Understanding Our Climate: Singapore’s Journey from Data to Action

This is the second article of our Article Series titled Accelerating Innovation: A Multistakeholder Ecosystem Approach to Tackling Climate Change

April 8, 2024
This image was created by author with the assistance of DALL·E 3

In the fight against climate change, knowledge wields immense power. Gaining a precise understanding of our climate dynamics is indispensable in charting the right course forward. As we face potentially irreversible climate changes, with limited financial resources and entire ecosystems at stake, it is essential that climate strategies are firmly backed by science.

This article showcases how Singapore is harnessing the power of data and science to understand climate change and translate research into practical solutions underpinned by a multistakeholder approach.

Data Generation: The Backbone of Climate Strategy

Recognising that data is the cornerstone of developing effective climate strategies, Singapore has made significant strides in bolstering its data generation and collection capacity. To generate essential data for understanding climate change, the Centre for Climate Research Singapore (CCRS) released Singapore’s Third National Climate Change Study, also known as V3, on 5 January 2024. This comprehensive study presents and examines the effect of climate change under different scenarios. Using the supercomputing facility at Singapore’s National Supercomputing Centre (NSCC), CCRS generated and analysed billions of climate data points spanning more than one century for Singapore and the Southeast Asia region, providing more localised and detailed projections.

Info 1. Central to Singapore’s strategic approach to climate change is the role of data generation

UNDP Singapore Global Centre
Transforming Data into Dynamic Climate Models

A crucial aspect of the V3 Study involves the development of advanced climate modeling techniques to anticipate future climate conditions and impact. Models are vital for planning urban development, disaster management, and formulating long-term sustainability strategies. In Singapore, university research centers are leading the way in developing these predictive models and simulations, as is the case of the Earth Observatory of Singapore (EOS) at Nanyang Technological University (NTU).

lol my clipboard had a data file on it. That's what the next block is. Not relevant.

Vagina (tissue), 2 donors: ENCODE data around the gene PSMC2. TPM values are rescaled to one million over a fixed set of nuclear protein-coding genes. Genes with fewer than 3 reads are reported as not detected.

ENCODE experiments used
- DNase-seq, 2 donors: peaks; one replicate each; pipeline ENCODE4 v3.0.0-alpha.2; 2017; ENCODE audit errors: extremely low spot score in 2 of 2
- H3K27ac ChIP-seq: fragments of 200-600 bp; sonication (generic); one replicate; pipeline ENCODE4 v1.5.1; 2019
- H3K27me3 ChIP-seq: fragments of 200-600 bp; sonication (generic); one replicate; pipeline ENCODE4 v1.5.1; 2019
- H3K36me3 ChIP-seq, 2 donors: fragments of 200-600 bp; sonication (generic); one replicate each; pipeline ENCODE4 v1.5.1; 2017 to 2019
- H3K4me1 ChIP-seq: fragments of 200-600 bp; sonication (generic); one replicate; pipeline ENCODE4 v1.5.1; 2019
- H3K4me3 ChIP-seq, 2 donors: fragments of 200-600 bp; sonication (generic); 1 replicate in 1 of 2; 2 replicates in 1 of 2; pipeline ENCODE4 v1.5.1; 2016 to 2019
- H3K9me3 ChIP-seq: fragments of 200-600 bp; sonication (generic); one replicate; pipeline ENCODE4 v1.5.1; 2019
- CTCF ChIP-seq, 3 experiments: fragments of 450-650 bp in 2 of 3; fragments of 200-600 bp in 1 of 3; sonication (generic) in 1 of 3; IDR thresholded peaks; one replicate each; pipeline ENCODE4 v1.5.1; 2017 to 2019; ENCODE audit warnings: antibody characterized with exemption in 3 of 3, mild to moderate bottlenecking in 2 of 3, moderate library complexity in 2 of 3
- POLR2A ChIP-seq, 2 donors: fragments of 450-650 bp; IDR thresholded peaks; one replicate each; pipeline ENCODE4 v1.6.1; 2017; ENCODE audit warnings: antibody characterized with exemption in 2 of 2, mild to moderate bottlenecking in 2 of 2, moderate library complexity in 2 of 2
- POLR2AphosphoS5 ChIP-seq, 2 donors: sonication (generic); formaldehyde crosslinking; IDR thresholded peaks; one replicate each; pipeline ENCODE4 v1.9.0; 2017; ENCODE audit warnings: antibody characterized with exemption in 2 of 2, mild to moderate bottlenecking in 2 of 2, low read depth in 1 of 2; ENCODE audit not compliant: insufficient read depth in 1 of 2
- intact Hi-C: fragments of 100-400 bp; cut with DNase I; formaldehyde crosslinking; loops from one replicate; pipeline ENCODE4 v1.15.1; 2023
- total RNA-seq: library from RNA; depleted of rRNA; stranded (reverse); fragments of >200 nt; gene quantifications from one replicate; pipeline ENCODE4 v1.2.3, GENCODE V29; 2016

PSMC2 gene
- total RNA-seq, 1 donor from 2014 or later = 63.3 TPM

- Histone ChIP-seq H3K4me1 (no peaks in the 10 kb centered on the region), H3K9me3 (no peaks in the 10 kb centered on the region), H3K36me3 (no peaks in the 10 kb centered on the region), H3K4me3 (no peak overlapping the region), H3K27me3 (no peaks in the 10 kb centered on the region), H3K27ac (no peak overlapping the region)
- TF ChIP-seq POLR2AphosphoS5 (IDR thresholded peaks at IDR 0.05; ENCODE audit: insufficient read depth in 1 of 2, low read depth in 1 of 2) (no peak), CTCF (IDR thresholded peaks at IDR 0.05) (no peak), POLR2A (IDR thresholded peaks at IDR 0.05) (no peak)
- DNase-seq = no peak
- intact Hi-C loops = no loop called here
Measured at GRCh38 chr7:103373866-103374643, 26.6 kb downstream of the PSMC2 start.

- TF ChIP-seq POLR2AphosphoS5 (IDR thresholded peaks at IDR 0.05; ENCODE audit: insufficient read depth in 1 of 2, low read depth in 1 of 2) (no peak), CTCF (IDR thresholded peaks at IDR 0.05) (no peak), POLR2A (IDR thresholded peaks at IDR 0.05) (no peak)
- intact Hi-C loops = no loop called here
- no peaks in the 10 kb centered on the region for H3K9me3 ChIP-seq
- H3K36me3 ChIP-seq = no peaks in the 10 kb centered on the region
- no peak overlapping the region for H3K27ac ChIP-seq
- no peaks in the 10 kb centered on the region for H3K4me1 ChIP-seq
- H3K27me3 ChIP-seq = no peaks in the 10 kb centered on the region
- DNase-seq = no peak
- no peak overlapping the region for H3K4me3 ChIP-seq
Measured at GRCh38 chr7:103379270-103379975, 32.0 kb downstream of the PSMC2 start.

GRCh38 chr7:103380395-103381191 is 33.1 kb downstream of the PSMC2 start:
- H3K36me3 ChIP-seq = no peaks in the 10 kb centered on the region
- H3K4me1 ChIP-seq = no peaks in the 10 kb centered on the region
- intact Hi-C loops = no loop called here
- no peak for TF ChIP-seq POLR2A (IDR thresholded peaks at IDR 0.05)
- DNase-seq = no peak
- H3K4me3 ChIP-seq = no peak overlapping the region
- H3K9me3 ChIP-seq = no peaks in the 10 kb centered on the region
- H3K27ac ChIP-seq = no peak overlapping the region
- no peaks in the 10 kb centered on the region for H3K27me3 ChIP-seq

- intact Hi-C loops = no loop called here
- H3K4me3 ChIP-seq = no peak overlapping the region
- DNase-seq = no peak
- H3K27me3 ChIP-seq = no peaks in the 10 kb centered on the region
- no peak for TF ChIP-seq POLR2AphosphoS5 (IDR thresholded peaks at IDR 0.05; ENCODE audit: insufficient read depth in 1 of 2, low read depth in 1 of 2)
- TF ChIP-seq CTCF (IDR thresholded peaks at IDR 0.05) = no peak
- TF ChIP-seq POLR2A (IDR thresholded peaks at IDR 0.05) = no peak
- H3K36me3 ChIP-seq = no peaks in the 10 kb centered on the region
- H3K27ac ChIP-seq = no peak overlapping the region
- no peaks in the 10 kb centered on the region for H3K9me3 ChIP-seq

EOS plays a pivotal role in providing regional climate data and modeling, with multidisciplinary teams researching earthquakes, volcanic eruptions, tsunamis, and climate change.  A key initiative is the SouthEast Asia Sea-Level program (SEA2), which uniquely combines instrumental and geological sea-level data with cutting-edge modeling techniques, essential for infrastructure and coastal protection.

Another prominent example of climate modeling is led by the Centre for Nature-based Climate Solutions (CNCS) at the National University of Singapore (NUS) and ST Engineering Geo-Insights. This S$1 million scenario modeling facility helps stakeholders navigate the complexities of nature-based carbon projects. This platform calculates the impact and economic benefits of forest conservation in 10 countries in Southeast Asia (SEA).

Info 2. Transforming data into dynamic climate models

UNDP Singapore Global Centre
From Concept to Action: Translating Climate Science into Practical Solutions

Investments in data generation and modeling must evolve into practical actions to enable countries to fully harness their benefits. Singapore's approach to combat the Urban Heat Island (UHI) Effect - a phenomenon where urban areas, which are more built-up and densely populated, are warmer than rural areas- demonstrates this translation into practice.

To illustrate, the National Parks Board deployed 40 environmental sensors to study the UHI effect, contributing data to validate two climate models (refer to infographic 3). These models support the 'Cooling Singapore 2.0' project, which employs a digital city twin to evaluate UHI mitigation strategies and informs initiatives like the HDB's Green Towns programme to better plan climate adaptation strategies.

Info 3. From concept to action: translating climate science into practical solutions

UNDP Singapore Global Centre
Singapore's Contribution to Advancing Regional Climate Science

Singapore's scientific advancements have significantly improved climate intelligence not only for the nation but also for the wider SEA region. On this, Singapore’s latest initiative is the Climate Transformation Program (CTP). Led by EOS and with a budget of S$50 million, CTP aims to develop knowledge-based solutions and educate future leaders to build resilient, just, and sustainable Southeast Asian societies. Importantly, it will encourage cross-sector participation, ensuring that its research and solutions are accessible to policymakers throughout the SEA region.

“Climate science is not just a field of study; it’s a crucial tool for our survival. By embracing a holistic approach to science and harnessing high-quality data, various actors, especially governments are empowered to effectively respond to climate challenges. Singapore’s work on climate science is more than a national effort; it’s a vital contribution to the global understanding of climate change and serves as a clear demonstration of the power of targeted, local action in the fight against the climate emergency, reinforcing the pivotal role of science in securing our sustainable future.” 

Remarks Professor Benjamin Horton, Director of the Earth Observatory of Singapore


This is the second piece of our Article Series with the Singapore Economic Development Board (EDB). Find out more about the series and read the other articles here.